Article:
Environmental conservation, protection and management in Florida often depends on local residents making volunteer work for state agencies part of their regular lives.
Protecting and helping imperiled beach-nesting bird populations to grow is part of that effort, and that work is showing improvements in a vital area of Northeast Florida.
Members of the Friends of Talbot Islands State Parks are doing surveys in two of the seven parks in the Talbot islands system, where Duval County, Nassau County and the Atlantic Ocean meet. In addition, signs went up around the area — notably on the north end of Little Talbot Island. Florida Fish and Wildlife Conservation Commission (FWC) personnel were back on the beach in later weeks because the line of signs needed to be moved — wildlife don’t exactly pay attention to signs and rope barriers.
“The birds love that whole beach,” said Elise Pearlstine, a Board member for the Friends, while gesturing toward a map of the Talbot islands, “and look at how much undisturbed habitat is behind them. They’re not going to have to worry too much, and you can’t drive (on Little Talbot), so they don’t have to worry too much about vehicles and traffic and disturbance.”
She spoke at an event Wednesday night where the Friends partnered with Fernandina Beach’s Mocama Beer Company to educate local residents about the imperiled beach-nesting birds on their beaches. The subject appeared to strike a nerve as people packed out the venue. The talk was also to raise money to continue their work — all the money raised that night went to the Friends’ shorebird monitoring program.
FWC is developing rules and a mapping tool intended to provide shorebird protection while streamlining the regulatory process for developers. It’s for only four species — American oystercatchers, black skimmers, least terns and snowy plovers — but it’s a heavy lift.
“When you look at the magical maps and the guidelines, pretty much the whole coast is involved,” Former FWC Commissioner Michael Sole said in December. “So, we’re going to need the capacity to be able to review all those permits, and then the supplemental capacity to discern whether it’s going to be an impact, then whether it can be avoided, and then what the mitigation’s going to be. That’s huge. That’s not a couple of minutes’ worth of work.”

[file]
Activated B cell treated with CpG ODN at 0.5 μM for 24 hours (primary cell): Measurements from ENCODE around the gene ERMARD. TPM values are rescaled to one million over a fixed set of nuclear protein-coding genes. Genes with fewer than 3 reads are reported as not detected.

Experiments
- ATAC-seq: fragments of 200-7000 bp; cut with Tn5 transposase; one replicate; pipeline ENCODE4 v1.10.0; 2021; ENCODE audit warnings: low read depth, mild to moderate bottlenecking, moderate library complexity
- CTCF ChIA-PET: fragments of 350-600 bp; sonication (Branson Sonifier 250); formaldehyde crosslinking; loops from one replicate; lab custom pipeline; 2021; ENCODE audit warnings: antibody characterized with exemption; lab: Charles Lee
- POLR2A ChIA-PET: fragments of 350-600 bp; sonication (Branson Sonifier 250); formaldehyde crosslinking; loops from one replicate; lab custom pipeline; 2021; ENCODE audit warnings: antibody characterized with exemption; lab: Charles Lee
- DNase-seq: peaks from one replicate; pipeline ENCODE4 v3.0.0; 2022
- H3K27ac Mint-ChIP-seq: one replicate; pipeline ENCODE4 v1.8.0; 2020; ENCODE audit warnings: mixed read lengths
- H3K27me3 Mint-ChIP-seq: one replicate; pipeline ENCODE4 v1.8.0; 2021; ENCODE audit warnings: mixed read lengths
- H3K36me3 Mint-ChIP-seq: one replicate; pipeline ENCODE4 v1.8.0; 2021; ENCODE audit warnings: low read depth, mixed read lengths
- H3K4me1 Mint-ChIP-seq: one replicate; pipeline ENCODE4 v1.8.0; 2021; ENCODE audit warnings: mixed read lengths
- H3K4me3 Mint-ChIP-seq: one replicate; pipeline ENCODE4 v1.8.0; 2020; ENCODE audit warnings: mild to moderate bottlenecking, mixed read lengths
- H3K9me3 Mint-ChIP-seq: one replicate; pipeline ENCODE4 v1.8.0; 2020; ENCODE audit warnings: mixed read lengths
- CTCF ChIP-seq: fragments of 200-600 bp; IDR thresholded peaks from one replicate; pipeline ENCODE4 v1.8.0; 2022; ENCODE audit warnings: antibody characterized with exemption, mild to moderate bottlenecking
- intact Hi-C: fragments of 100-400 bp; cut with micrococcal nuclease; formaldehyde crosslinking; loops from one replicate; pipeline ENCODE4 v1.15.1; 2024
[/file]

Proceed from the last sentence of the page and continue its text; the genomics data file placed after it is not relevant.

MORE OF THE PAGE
While that work continues, birds aren’t waiting for new policy implementation before starting their seasonal nesting.
“Amelia (Island State Park)’s had some really good success with least terns so far, just in terms of numbers,” said Allison Conboy, a park services specialist with Florida State Parks.
“We had a colony that at its max was over 300 individuals, so that was really cool. We still have about 77 active nests with 30 to 40 chicks right now. There are predation issues, as there always are, but that’s a huge number for us.”
The only other colony to her knowledge in the region that compares is in South Ponte Vedra. Wilson’s plovers are also doing well, she said. With the American oystercatchers, they’re on the fourth nesting attempt with three different pairs.
In a surprise, a critical wildlife area — a Nassau Sound shoal island that once provided a temporary home for thousands of birds but disappeared with erosion — is coming back.
“Now, one’s re-forming,” Conboy said. “We had (black) skimmers trying to nest out there this year, so that’s kind of exciting.”